There is a drain plug on the oil pan under your car. It is towards the front end, sometimes two thirds or three quarters of the way to the front. The oil pan holds the oil. It looks like a square metal cake dish connected to the bottom of the car. If you loosen that plug and pull it out, the oil will drain out. You need something to catch the oil in; you can get one at your automotive store, or use a foil cake pan from the grocery store; they fit neatly under the car, and you might need two. You should get everything ready first, then start to drain the oil. The oil is best warm if you want it all to come out. After you have drained the oil, replace the oil plug, and the washer that came off with it. You may have to replace the washer with a new one. While you are getting the washer from the auto parts store, you need a filter, ask the person in the parts department which filter, and the washer, and buy oil. 20W-50 is always good, but double check. Do all the buying ahead of time, before you start to work. It may take 20 minutes; maybe longer the first time. The filter goes on last. Look up into the engine from where you are draining the oil. It is a can of sorts, and has to be unscrewed. Oil will spill from the old filter so be careful. There is also a special tool for this, ask when you get the rest of the stuff at the auto store. When you screw in the filter, after you get the old one off, you are ready to add about four quarts of oil. Check your owners manual, or check your dipstick after about the third quart. So, go to your auto parts store, and buy oil, an oil filter, a new washer for the oil pan plug, a receptacle for the old oil if you want, and Have fun.
* Park the vehicle on a level surface. * Chock the rear wheels front and back. * Jack up the front of the vehicle, and place jackstands securly under a solid portion of frame or under the A-frame of the front suspension. * Lower the vehicle onto the jackstands. * Place an oil collection pan (at least one and half gallon capacity) under the oil pan drain plug of the vehicle (slightly forward center of the pan is best). * loosen the drain plug carefully, especially if the vehicle engine is warm. * drain all the old oil from the pan and prelace the plug. * Move the pain carefully to the front of the vehicle under the engine compartment. * Locate the oil filter, and place the collection pan beneath it. * loosen the oil filter and remove it, tipping it upside down to keep the old oil inside. * Replace the old filter with a new one --DO NOT CROSSTHREAD THE NEW OIL FILTER-- MAKE CERTAIN you apply a small amount of new oil to the rubber gasket and threads of the oil filter before you install it. * Check the maintenance section of your vehicle handbook for the proper oil capacity of your vehicle. DO NOT OVERFILL THE OIL. IF YOU EXCEED THE CAPACITY OF YOUR VEHICLE, IT COULD CAUSE DAMAGE TO THE ENGINE SEALS. * Add the recommended oil in the recommended amount by the oil fill spout on the top of the engine. * Rejack the vehicle off the jackstands, and lower the vehicle. * Start the vehicle for a moment and check for leaks from the drain plug and oil filter (about one in 60,000 oil filters will be faulty--it is rare but occassionally they leak even when installed correctly.) * Turn off the vehicle and double check the oil level. Add small amounts if the level is low on the dipstick. The first time you change your own oil it could take you an hour or more. The more often you do change your own oil, the more familiar you will become with the process and your vehicle, and the faster you will be able to perform this maintenance.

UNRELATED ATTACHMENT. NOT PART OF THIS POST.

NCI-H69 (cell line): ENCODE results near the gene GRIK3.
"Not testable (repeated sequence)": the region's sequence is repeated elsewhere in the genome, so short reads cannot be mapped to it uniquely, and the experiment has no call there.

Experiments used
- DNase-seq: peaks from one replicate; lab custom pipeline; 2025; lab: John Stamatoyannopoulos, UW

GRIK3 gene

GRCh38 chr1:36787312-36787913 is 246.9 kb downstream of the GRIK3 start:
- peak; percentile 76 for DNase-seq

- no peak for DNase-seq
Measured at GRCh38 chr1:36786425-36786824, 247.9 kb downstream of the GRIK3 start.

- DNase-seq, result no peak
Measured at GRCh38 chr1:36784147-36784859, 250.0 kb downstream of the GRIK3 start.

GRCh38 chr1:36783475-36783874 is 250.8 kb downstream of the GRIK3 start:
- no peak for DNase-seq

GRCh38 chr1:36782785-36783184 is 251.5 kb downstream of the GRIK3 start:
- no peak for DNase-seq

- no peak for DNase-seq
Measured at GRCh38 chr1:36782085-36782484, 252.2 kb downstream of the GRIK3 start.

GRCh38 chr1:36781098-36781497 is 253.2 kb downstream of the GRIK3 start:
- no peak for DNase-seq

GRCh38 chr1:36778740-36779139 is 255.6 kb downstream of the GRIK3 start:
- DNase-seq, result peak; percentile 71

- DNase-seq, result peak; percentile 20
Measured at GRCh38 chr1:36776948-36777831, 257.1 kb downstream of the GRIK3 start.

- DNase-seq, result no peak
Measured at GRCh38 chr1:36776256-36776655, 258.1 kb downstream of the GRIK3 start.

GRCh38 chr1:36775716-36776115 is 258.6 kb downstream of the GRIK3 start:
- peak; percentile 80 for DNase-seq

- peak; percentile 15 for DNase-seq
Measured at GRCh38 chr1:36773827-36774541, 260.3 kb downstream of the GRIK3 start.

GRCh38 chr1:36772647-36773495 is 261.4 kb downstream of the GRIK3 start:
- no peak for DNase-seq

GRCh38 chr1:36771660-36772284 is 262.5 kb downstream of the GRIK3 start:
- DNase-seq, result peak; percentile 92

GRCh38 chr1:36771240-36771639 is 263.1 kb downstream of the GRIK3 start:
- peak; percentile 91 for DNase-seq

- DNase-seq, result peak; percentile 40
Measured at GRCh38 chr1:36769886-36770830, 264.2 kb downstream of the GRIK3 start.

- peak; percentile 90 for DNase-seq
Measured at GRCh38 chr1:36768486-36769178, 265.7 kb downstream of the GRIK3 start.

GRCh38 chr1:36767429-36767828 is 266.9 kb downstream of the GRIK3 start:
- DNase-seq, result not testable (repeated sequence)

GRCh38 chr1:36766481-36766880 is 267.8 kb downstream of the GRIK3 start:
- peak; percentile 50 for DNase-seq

Don't know the coolant capacity for your specific model year. I have a 1990 Grand Voyager 3.3L. The coolant capacity as specified in my owner manual is 8.5 qts. The Hanes manual lists the coolant capacity for this 1999 3.3 liter engine as 10.5 quarts. Incredibly the owners manual does not list the coolant capacity. Shame on you Chrysler company.
Bad horn button.
Bad horn relay.
Bad connections at any of these points, bad wiring between any of these points, or a bad ground.
Its up behind the bumper (on the raditor core support) on the driver side
R-134. All cars/trucks 1994 and after use R-134. 1993 and before use R-12.
Could be the mechanic set the throttle control too high, so your car idles at a higher RPM than it used to. Timing was set wrong. your car should be better after a tune, perhaps the tuner made a mistake or did not do the tune correctly
If you are asking how to remove the dashboard trim, remove the ash tray to access two screws holding the panel in. After removing these two, the panel just snaps in.
If you are asking how to remove the radio itself, Ford uses a snap-in mount to speed up assembly. The only way to remove it is with the proper tools. These resemble two 'U'-shaped pieces of heavy gauge wire with a mitred notch cut into each end. The spacing of the 'U' bend matches the small holes in near the corners of the radio face plate. Two of these tools, one on each side, are inserted these holes deeply enough that they snap in place. Then apply sideways pressure on each side toward the center on the radio to release the spring catches and simultaneously pull outward on the 'U' shaped tools. The radio will slide right out.
To reinstall, remove the tools and just slide the radio back in until it snaps into place.
These tools are often supplied with aftermarket stereos or would be available anywhere that installs car stereos or at your Ford dealer. It you already had the dash panel removed, you could probably borrow a pair for a few seconds or hire them to pop it out for you. Good luck!
No but sometimes it makes it easier
The serpentine belt is easily removed without removing the fan shroud This has to be accomplished by using a tensioner wrench
It's behind the serpentine belt tensioner next to the alternator if it is a 4.0 It is located at the end of the upper radiator hose where the thermostat housing bolts to the intake manifold. (V6 3.0L)
When the heater core rusted out in my vc commodore, it leaked coolant into the passenger side of the car.
When my EB Falcon stopped blowing hot air, it was the thermostat on the motor.
You can guess which was cheaper to repair :)
Take the thermostat housing off and just see if it is all rusted and rotted underneath (as mine was) or take it to a mechanic to check.